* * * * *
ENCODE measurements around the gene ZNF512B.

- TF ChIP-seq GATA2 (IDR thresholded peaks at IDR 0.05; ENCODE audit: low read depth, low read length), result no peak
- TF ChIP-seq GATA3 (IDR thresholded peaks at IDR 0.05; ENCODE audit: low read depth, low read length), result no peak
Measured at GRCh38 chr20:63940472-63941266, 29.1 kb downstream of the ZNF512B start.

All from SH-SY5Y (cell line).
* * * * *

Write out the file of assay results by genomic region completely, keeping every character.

ENCODE measurements around the gene ZNF512B.

- TF ChIP-seq GATA2 (IDR thresholded peaks at IDR 0.05; ENCODE audit: low read depth, low read length), result no peak
- TF ChIP-seq GATA3 (IDR thresholded peaks at IDR 0.05; ENCODE audit: low read depth, low read length), result no peak
Measured at GRCh38 chr20:63940472-63941266, 29.1 kb downstream of the ZNF512B start.

All from SH-SY5Y (cell line).